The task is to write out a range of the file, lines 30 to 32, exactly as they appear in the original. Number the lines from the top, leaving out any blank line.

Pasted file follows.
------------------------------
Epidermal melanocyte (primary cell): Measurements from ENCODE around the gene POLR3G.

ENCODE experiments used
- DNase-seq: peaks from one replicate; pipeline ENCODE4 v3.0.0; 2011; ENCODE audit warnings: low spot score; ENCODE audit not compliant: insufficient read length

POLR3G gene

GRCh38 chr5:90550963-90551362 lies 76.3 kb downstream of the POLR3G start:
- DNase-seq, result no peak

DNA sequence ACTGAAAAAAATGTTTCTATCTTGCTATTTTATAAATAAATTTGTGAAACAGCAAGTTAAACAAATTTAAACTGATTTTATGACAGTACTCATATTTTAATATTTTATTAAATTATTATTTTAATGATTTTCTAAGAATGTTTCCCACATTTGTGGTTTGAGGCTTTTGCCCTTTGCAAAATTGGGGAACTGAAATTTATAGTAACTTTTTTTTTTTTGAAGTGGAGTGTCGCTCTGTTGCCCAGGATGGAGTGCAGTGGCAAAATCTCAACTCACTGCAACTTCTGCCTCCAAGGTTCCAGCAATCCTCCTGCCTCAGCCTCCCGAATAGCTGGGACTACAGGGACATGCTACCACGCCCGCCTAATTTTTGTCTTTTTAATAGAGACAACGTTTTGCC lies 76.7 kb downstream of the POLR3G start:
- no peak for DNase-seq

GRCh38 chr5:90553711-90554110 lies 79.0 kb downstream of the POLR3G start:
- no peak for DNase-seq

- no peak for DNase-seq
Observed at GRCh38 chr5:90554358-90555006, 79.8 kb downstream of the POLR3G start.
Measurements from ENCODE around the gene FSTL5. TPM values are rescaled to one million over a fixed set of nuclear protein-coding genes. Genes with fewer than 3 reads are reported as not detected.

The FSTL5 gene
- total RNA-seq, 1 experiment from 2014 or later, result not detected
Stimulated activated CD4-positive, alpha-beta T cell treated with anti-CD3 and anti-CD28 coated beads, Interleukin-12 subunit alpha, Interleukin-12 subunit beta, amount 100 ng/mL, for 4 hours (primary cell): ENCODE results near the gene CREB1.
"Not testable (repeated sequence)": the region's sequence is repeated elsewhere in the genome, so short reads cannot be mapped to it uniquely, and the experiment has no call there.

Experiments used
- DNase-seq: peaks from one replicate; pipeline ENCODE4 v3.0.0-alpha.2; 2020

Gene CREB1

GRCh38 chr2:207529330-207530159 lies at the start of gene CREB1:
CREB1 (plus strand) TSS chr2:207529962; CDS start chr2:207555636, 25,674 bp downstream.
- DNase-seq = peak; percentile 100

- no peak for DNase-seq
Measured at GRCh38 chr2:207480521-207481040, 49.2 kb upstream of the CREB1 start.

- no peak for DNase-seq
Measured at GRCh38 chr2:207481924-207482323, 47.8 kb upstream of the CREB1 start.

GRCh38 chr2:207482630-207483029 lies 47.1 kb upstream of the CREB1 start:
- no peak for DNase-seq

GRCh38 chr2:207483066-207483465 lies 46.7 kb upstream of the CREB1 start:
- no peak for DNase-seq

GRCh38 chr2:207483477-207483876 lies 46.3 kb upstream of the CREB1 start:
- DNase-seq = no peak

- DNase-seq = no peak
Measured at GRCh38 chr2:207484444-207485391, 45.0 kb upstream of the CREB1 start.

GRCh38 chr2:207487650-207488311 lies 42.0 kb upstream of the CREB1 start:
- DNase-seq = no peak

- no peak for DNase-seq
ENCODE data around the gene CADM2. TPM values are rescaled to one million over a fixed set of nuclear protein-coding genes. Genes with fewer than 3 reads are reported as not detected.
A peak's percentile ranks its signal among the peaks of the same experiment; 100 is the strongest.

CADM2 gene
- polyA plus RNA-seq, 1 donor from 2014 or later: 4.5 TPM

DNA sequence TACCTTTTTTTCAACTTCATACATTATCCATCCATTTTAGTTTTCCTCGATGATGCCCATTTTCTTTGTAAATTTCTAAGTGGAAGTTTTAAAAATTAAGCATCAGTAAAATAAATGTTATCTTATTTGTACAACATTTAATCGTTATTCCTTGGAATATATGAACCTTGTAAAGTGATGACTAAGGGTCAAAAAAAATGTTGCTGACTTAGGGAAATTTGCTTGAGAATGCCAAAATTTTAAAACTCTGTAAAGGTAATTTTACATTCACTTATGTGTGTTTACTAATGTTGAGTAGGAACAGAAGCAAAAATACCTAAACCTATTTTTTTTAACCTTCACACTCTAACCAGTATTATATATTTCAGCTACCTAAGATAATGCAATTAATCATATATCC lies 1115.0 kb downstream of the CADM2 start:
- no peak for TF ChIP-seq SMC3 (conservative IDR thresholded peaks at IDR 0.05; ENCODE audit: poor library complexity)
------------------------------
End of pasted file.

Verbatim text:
GRCh38 chr2:207483066-207483465 lies 46.7 kb upstream of the CREB1 start:
- no peak for DNase-seq

GRCh38 chr2:207483477-207483876 lies 46.3 kb upstream of the CREB1 start: